The Flashes Buried Here

2CC49FE5-E6ED-44F1-B17A-E0D70ED16A01There are flashes buried here
in the hot sand of this poem

Some are mirages
others are mirrors

Who put them there
is not for us to know

Some say it’s not a place
for people to dwell

but sometimes you must
cross the desert
to find your freedom sunrise

even though it’s been shining through that
ache within an ache
the whole time

If the rabbit has it
and the sagebrush is lush
and the moon shower
brings the cactus flower

you have no right
to just lie down
and bury your feet

What if the cactus
abandoned the moon
before it’s bloom had bloomed?

How would the bat makes his way?

So keep walking
Keep drinking in what feeds you
Keep gathering the shimmerings

buried beneath your feet

Some are mirages
some are mirrors
and some are red-hot miracles
awaiting the eye of your heart

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The Shape of Love

IMG_5389Sometimes the way love abandoned you
takes the shape of a shimmering lake
in the desert

miles from safety, miles from reason

But you must go anyway
in order to find the final tear.

In order for the final tear to fall
you must fall
further than the times before.

So you walk step by step
descending
descending dry
descending deeply

you walk hand and hand with death
your first ally

you walk tenderly
with regret and forgiveness
with love and release

You tell all of them goodbye

You keep falling
further than the times before

until you discover the lake is a mirage
and always has been

And the desert takes its due
and the sun is not your ally

The ways love abandoned you
comes in the shape of a parched throat
and parched thoughts

but the truth wants to form a syllable
inside you
and it whispers your name

and you know now:
You abandoned yourself

And it hurts.

Everything.

Everything is on fire.

You are so thirsty.

The fire says, die here or climb.

It is not a koan. Die here or climb.

If you abandon yourself now
you abandon everybody you claim to love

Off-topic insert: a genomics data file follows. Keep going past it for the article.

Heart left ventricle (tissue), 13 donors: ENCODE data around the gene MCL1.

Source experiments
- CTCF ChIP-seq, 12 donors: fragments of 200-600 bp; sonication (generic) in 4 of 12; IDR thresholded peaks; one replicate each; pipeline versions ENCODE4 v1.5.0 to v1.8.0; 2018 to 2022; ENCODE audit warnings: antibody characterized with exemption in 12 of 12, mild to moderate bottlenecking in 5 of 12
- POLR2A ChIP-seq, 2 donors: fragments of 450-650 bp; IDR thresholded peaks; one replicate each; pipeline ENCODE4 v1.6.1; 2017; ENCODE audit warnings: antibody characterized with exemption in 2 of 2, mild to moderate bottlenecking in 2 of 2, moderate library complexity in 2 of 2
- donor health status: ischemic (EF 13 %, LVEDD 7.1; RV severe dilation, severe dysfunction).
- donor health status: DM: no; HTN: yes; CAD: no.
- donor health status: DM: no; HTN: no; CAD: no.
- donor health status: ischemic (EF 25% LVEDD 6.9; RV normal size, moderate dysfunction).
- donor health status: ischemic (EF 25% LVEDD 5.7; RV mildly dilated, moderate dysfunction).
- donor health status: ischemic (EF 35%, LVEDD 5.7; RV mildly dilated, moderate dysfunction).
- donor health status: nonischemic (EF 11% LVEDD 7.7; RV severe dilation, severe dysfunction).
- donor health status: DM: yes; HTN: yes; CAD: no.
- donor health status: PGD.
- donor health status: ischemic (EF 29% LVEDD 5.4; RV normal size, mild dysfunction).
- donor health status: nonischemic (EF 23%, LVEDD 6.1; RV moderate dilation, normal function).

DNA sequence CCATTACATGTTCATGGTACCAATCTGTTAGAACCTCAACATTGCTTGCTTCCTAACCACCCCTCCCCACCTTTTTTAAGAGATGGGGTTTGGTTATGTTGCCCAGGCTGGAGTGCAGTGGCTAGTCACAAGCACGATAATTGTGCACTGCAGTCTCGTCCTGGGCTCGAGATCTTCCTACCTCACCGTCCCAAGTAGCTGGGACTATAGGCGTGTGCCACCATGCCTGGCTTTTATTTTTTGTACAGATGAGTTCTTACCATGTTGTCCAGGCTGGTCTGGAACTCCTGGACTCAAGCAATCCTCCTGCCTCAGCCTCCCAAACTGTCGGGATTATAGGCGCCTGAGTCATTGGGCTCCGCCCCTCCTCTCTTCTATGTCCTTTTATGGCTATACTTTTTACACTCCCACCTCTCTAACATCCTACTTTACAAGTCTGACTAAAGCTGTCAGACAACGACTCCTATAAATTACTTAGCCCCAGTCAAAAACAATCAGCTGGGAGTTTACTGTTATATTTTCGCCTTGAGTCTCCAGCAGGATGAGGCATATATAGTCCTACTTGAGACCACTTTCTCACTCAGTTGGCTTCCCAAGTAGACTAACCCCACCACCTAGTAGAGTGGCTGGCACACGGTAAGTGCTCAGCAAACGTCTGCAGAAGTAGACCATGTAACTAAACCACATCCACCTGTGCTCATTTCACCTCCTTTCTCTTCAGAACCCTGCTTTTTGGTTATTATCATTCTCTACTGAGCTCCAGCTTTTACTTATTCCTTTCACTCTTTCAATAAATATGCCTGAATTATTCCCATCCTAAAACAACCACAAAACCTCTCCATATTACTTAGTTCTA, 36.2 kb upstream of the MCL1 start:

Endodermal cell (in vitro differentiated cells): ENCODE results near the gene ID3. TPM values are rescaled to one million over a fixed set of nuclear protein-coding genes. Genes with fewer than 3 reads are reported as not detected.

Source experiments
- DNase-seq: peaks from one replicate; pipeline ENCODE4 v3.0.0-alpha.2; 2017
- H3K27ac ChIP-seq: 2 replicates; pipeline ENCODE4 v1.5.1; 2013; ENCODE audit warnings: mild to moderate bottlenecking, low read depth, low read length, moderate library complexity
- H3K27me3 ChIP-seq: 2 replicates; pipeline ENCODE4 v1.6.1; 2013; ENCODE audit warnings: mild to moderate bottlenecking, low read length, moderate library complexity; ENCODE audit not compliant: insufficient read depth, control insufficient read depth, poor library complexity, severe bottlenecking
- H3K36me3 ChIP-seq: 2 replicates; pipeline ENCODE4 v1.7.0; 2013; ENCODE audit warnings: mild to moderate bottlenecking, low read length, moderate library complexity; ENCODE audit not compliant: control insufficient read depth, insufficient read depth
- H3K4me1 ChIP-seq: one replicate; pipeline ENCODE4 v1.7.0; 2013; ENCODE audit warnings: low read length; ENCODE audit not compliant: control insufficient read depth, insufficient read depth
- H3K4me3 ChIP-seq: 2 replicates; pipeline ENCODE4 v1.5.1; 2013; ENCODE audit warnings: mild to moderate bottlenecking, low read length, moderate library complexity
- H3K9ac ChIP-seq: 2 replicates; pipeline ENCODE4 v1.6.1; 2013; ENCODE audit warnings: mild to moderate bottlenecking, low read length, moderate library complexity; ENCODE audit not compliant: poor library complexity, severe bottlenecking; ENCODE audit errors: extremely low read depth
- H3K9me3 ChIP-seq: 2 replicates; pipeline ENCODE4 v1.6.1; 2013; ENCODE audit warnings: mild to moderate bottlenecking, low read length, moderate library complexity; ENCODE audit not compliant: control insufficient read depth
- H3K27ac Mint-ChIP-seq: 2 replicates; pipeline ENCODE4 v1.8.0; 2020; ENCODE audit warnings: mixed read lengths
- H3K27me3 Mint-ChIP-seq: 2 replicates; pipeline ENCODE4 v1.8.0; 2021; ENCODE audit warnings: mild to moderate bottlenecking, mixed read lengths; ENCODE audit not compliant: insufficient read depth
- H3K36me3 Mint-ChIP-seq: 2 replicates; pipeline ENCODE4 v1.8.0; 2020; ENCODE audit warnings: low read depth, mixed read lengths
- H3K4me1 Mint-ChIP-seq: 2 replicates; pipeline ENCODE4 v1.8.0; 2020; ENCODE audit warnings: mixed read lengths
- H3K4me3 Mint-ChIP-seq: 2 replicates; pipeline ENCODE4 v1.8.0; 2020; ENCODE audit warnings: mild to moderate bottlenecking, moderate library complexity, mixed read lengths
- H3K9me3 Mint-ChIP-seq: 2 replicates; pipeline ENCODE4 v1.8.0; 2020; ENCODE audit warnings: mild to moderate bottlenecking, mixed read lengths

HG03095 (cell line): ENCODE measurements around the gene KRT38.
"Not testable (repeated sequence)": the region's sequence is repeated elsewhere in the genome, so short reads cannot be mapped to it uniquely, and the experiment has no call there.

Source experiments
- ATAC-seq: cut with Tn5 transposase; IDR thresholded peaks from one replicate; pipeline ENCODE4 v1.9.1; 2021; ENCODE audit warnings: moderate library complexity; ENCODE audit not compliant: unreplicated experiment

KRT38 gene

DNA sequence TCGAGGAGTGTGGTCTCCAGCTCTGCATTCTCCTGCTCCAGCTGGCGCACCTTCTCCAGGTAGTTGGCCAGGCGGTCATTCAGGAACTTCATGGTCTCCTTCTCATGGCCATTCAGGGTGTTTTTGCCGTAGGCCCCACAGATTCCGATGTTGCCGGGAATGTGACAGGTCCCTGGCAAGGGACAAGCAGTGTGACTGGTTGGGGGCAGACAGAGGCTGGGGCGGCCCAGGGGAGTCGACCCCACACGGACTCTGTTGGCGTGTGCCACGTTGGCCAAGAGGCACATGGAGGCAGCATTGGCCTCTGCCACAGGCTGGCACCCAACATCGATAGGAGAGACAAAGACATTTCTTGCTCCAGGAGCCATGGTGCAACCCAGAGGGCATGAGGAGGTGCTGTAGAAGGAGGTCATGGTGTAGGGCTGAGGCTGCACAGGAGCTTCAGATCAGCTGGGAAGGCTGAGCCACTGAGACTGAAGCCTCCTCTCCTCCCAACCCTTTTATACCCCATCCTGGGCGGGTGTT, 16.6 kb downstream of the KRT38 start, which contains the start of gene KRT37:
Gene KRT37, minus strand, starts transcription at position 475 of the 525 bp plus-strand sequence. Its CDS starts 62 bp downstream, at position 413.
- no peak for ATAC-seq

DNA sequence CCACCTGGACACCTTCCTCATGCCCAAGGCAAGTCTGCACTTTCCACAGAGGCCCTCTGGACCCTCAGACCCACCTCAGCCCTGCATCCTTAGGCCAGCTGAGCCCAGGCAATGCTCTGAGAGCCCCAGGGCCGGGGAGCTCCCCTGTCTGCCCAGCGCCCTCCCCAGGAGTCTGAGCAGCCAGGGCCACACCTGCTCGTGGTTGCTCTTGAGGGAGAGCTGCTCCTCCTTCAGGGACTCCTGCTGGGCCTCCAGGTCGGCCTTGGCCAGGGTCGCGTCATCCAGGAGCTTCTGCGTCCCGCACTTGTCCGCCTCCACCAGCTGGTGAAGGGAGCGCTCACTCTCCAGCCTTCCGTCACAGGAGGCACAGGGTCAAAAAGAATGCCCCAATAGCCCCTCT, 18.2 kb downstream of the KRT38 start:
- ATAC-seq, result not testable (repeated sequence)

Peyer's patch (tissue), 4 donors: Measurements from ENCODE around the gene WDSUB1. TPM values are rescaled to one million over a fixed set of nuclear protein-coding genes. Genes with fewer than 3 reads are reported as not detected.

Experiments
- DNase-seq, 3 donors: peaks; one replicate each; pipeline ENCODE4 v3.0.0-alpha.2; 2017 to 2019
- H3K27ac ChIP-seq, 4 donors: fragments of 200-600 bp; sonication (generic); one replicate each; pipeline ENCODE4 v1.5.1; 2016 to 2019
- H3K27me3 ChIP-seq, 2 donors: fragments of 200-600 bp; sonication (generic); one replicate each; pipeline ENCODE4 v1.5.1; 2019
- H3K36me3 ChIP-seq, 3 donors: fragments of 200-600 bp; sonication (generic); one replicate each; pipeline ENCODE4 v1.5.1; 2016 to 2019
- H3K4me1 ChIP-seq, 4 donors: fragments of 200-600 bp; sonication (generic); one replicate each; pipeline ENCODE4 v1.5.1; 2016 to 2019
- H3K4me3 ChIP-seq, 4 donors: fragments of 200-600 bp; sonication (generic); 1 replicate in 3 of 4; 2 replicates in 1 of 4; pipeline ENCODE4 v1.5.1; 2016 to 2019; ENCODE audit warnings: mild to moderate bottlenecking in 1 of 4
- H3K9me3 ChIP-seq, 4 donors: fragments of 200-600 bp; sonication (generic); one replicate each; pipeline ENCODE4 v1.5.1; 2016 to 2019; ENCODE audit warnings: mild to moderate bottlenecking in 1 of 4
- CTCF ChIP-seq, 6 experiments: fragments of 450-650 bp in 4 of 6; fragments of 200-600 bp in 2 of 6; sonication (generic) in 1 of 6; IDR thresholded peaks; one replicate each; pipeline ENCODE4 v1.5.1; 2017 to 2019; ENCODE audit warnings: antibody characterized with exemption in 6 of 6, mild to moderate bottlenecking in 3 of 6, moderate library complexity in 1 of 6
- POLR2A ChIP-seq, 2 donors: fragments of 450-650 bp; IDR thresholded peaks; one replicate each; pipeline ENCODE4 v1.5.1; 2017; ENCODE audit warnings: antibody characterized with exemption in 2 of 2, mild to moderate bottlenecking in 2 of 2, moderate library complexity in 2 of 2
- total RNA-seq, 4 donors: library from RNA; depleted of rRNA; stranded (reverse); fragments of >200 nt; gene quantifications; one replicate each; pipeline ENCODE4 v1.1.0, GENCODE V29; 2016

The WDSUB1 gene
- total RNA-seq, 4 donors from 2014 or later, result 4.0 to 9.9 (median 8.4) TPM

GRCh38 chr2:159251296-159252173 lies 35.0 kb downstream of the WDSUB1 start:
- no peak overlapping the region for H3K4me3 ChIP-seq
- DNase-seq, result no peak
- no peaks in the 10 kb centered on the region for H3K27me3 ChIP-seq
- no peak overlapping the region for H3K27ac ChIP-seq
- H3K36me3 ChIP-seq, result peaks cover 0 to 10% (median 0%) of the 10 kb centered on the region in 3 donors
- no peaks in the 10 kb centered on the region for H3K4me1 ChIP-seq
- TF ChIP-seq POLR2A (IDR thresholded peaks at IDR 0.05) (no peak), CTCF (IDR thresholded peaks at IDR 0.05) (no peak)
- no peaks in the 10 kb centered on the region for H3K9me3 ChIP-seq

You can’t love
without taking yourself
into the big heart

So you begin.

Your body moves up the mountain
and there’s nothing pulling you up
except one thought—
you have too much love to give
to lie down here forever
under the big hard sun

The way love finds you
comes in the shape of hot heart rocks
the most beautiful things you’ve ever seen
that appear as you climb your way out
hand over fist
over hand over fist
claiming your life with everything
that still is alive in you

They are screaming your name
with a strength beyond muscle

and finally
you reach the rim of the world

the desert and the mountain
and the heart of the world
have tattooed the shape of love
in you

and you know now you will never
abandon yourself again

The Desert Teaches Me Thirst: Three Cheritas

blue desertI recently discovered a poetic form called cherita from poet Annie R. Ray. Cherita [pronounced CHAIR-rita] means ‘story’ in Malay and was created by poet ai li in 1997 in memory of her grandparents. It arises out of the English-language haiku and tanka traditions, but allows for a micro-narrative and is slightly more flexible in form and style. It consists of a one-line stanza, then a two-line stanza, and ends with a three-line stanza. This is my first fling with them.
___________________________________________

cold blue night

beside an abandoned cabin
I lay like an orphan of the world

the desert teaches me thirst–